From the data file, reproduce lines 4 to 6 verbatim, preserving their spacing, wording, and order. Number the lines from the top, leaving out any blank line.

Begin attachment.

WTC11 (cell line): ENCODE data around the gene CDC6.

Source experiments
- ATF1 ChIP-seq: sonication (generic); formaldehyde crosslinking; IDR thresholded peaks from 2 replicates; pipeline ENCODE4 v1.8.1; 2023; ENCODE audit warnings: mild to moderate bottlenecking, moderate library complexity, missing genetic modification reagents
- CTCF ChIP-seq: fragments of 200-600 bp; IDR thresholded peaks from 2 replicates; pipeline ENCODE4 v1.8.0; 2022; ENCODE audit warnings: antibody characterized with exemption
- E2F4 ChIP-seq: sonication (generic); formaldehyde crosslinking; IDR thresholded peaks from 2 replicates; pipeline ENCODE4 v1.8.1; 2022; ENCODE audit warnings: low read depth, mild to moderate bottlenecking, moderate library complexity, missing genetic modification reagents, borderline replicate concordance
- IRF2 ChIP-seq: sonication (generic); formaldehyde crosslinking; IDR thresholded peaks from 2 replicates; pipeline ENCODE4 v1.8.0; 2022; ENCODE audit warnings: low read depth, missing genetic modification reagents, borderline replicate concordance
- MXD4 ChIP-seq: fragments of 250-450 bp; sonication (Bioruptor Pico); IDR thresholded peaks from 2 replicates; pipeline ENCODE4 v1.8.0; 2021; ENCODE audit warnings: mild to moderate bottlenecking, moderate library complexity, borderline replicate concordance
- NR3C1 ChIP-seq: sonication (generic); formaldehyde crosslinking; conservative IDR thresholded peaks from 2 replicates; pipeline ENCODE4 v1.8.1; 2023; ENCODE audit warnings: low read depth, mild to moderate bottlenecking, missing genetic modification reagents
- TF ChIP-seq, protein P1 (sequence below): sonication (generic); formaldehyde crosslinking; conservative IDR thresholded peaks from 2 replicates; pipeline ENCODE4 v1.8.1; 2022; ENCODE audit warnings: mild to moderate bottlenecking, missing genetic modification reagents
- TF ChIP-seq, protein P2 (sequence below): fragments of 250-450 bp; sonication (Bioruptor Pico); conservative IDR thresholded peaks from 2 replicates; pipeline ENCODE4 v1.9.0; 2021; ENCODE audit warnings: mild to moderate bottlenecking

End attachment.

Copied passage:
- CTCF ChIP-seq: fragments of 200-600 bp; IDR thresholded peaks from 2 replicates; pipeline ENCODE4 v1.8.0; 2022; ENCODE audit warnings: antibody characterized with exemption
- E2F4 ChIP-seq: sonication (generic); formaldehyde crosslinking; IDR thresholded peaks from 2 replicates; pipeline ENCODE4 v1.8.1; 2022; ENCODE audit warnings: low read depth, mild to moderate bottlenecking, moderate library complexity, missing genetic modification reagents, borderline replicate concordance
- IRF2 ChIP-seq: sonication (generic); formaldehyde crosslinking; IDR thresholded peaks from 2 replicates; pipeline ENCODE4 v1.8.0; 2022; ENCODE audit warnings: low read depth, missing genetic modification reagents, borderline replicate concordance